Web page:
The final voyage for the year would become the second annual 27 day "Helios Cruise." This adventure would follow, Helios, the ancient Greek God of the Sun, and in the process visit three continents along the way. As usual the departure port was Piraeus casting off on Tuesday November 26th at 7 pm and spending two days at sea where on Thursday the ship docked at Messina at 7 am and setting sail for Civitavecchia later in the afternoon. Thanksgiving was spent at sea and the call for the port of Rome was for 14 hours allowing the passengers to take in the sites for that city. Our third port in the cruise was Livorno(for Pisa) on Saturday from 7 am and leaving for Villefrance at 10 pm. December 1st called for an 8 am arrival in Villefrance staying overnight and leaving at sometime by 2 am on Monday for two travel sea days. It was on the 4th that the ship made a visit to Cadiz, Spain arriving at 7 am and leaving at the same time as her previous Italian port of call. Thursday the 5th saw Tangier in Morocco, Africa repeating the same early arrival as her previous ports and departing later in the afternoon for Lisbon Portugal on Friday where she stayed from 8 am until 9 pm. The weekend saw additional sea time before arriving at Santa Cruz de Tenerife in the Canary Islands tieing up just after noon and leaving by night fall. A westbound trek across the Atlantic was made that Sunday night and the following Sunday the ship was welcomed by the Bridgetown in Barbados on the 15th of December. The first port of the West Indies was made from 7 am until 5 pm where on the next day Pointe a Pirtre in Guadeloupe repeated nearly the same duration visit. Charlotte Amalie in the U.S. Virgin Islands was the last port of call lasting from 8 am until 5 pm on the 17th. A northerly route towards Florida was made fro the next two days before disembarking her passengers once she made landfall on the 20th of December.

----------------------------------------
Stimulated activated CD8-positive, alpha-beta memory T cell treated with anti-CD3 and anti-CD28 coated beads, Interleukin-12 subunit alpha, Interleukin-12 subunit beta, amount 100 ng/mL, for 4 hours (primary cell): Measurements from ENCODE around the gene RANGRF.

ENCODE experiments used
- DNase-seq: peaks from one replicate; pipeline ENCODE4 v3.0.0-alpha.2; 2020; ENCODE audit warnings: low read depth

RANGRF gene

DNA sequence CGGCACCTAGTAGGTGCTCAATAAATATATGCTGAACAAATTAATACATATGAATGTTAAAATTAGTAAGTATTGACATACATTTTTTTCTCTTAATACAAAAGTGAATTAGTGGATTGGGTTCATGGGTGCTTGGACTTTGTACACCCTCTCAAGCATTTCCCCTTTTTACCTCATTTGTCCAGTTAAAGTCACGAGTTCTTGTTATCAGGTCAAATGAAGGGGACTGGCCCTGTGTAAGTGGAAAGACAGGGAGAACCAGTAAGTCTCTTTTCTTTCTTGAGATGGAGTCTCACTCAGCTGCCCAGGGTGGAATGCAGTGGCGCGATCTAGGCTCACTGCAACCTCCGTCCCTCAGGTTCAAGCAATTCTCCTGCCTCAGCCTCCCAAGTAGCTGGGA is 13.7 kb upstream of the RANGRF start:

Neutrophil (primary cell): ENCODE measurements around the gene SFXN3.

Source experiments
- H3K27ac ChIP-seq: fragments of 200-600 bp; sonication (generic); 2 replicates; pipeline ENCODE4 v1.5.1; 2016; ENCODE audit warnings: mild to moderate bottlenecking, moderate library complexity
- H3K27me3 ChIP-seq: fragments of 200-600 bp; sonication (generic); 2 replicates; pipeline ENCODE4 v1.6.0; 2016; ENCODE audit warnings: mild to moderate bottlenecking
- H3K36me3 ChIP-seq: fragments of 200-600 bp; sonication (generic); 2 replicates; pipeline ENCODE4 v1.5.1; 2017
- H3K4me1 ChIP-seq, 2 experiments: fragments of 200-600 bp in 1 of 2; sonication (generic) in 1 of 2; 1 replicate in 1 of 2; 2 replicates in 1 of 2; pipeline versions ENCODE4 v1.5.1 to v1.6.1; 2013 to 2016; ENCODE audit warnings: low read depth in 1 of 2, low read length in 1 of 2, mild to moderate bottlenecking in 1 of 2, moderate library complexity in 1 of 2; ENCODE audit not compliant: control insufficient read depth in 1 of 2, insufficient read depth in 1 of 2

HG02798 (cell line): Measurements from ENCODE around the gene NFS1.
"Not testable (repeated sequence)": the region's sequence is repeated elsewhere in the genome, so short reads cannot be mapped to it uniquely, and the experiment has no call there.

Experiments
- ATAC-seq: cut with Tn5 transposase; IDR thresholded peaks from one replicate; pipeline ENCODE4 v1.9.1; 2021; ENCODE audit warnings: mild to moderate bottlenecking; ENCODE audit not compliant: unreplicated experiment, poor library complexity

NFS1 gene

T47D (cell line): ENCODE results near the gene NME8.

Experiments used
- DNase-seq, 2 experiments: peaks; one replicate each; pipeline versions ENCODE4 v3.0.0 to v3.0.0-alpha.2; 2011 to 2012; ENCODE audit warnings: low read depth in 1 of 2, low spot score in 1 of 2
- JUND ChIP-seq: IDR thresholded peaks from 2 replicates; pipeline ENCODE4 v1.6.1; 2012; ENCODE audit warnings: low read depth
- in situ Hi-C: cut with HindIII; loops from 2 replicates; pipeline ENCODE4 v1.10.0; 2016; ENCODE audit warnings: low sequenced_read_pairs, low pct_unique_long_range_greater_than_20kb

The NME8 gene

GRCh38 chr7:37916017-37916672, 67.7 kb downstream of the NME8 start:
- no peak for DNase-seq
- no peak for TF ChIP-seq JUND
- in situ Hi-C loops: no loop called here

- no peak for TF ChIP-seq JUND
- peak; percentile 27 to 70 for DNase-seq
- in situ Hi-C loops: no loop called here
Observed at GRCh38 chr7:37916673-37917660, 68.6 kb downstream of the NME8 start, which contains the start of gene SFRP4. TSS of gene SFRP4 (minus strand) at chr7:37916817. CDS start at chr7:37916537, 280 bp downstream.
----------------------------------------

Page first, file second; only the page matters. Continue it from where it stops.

A wonderful image of the ship in June of 1984. Rob OBrien collection
A very interesting close-up of the screen artwork, looking towards the Lounge. Photo: Bart de Boer Copyright 2002 www.shipparade.com
The STELLA S. at Tilbury. Photo: Ron Baker, portholeproductions
An early artist rendering of the ship. Rob O'Brien collection
Please note: Data is not guaranteed. The dates and ports here were complied from various brochures and do not reflect actual time, dates and port of calls as they were subject to change due to unforseen conditions such as: weather, mechanical issues and political stability in the regions.
Sun Line images of the pools and face of the wheelhouse, left and above.
1983 17 day Christmas/New Year Panama Canal cruise
1984 Helios Cruise 27 days to Europe, Africa and North America
1983 Ancient World
This series of cruises saw from the months of April to October an embarkation on 9 and 15 day voyages to various of ports of call such as Dikili, Istanbul, Izmir, Simis, Samos, and Kusadasi.